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Striking First pp 141-148 | Cite as

George W. Bush and Presidential Leadership: the Un-Hidden Hand Presidency of George W. Bush

  • Michael Genovese

Abstract

It is often said that “9/11 changed everything!” and indeed a variety of significant changes did occur in the aftermath of the terrorist attacks against the United States. One of the many things that changed was the scope of presidential power. The power of a president at any given time is determined by a variety of factors. These include his political skill, sense of power, knowledge and creativity, ability to communicate, persuade and bully, build coalitions, present a compelling vision, work with Congress, move the machinery of government, manage the administrative elements of the office, the nature of the political opposition, and demands of the public for change. But perhaps the most important factor in determining a president’s power is political opportunity, the conditions or circumstances of the times. In routine times the president is constrained, and in crises or emergency situations a president’s power is enlarged.

Keywords

Foreign Policy Terrorist Attack Bush Administration Political Skill Percent Range 
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Notes

  1. 7.
    Michael A. Genovese, “Presidential Leadership and Crisis Management,” Presidential Studies Quarterly (Spring 1986), 300–309.Google Scholar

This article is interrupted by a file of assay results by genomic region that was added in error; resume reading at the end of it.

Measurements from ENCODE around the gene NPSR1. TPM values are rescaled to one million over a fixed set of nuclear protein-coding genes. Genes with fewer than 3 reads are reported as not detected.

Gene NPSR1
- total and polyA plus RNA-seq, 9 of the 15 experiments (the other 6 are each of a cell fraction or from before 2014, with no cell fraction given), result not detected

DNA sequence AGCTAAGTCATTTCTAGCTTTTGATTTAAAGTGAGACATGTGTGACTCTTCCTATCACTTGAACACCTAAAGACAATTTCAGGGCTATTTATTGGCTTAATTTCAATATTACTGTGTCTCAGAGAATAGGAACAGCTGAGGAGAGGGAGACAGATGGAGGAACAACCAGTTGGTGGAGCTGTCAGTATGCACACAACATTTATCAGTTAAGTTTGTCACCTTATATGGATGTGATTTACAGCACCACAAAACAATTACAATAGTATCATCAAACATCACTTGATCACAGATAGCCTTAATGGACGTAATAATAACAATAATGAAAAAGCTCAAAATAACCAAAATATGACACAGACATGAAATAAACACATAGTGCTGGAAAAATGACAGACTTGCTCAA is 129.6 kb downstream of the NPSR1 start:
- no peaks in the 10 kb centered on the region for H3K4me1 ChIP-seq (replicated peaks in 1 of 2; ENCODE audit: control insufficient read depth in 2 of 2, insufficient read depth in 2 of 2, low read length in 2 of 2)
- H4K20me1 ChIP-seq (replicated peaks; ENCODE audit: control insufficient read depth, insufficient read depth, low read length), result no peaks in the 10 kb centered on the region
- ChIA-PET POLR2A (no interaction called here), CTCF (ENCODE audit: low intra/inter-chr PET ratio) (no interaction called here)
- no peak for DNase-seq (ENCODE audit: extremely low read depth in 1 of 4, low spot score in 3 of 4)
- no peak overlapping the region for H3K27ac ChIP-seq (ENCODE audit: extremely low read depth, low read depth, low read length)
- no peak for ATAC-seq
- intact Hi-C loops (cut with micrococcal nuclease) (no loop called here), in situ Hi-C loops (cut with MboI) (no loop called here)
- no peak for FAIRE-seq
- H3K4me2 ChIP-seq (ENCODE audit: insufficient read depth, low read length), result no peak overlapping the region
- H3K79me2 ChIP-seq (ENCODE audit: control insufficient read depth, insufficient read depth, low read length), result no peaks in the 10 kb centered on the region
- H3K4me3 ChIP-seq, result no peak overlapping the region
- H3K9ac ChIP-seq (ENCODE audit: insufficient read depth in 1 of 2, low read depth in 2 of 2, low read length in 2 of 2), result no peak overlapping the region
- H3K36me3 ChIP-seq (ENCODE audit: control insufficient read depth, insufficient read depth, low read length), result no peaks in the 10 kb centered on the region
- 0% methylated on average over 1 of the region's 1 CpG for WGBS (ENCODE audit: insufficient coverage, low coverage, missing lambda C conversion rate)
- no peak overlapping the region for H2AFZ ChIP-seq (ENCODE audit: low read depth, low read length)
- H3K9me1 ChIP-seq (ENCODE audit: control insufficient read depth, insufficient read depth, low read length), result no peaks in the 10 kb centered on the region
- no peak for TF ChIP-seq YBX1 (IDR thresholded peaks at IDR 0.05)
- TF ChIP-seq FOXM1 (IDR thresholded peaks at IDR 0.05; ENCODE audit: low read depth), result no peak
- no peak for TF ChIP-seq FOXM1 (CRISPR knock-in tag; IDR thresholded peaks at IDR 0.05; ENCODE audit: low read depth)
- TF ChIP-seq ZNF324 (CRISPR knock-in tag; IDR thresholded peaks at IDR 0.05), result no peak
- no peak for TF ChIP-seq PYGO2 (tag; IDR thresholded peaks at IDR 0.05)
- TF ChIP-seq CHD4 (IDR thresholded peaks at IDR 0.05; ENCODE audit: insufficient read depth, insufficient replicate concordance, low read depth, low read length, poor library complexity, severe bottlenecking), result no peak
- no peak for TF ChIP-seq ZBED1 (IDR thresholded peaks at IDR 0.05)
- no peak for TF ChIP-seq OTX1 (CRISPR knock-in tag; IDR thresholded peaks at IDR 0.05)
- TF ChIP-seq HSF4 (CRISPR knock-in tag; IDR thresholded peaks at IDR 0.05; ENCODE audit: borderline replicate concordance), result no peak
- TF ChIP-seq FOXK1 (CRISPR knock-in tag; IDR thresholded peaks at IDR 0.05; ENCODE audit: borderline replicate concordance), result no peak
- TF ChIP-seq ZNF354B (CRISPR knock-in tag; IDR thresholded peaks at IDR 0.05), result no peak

2. 8.
    Michael A. Genovese, The Power of the American Presidency, 1789–2000 (New York: Oxford University Press, 2001).Google Scholar
  3. 9.
    Quoted in Bob Woodward, Bush at War (New York: Simon & Schuster, 2003), 205.Google Scholar
  4. 13.
    Ronald Brownstein, “U.S. Has Severe Image Problem in Much of Europe, Poll Finds,” Los Angeles Times, March 19, 2003, A24.Google Scholar
  5. 14.
    Harold Meyerson, “Clash of Civilizations,” American Prospect, April 2003, 30.Google Scholar
  6. 15.
    Sir Michael Howard, “Smoke on the Horizon,” Financial Times, September 6, 2002, 16. For a criticism of the Bush policy from a conservative perspective, see Clyde Prestowitz, Rogue Nation (New York: Basic Books, 2003).Google Scholar
  7. 18.
    Barbara Tuchman, The March of Folly: From Troy to Vietnam (New York: Random House, 1985), 135.Google Scholar

Copyright information

© Betty Glad and Chris J. Dolan 2004

Authors and Affiliations

  • Michael Genovese

There are no affiliations available

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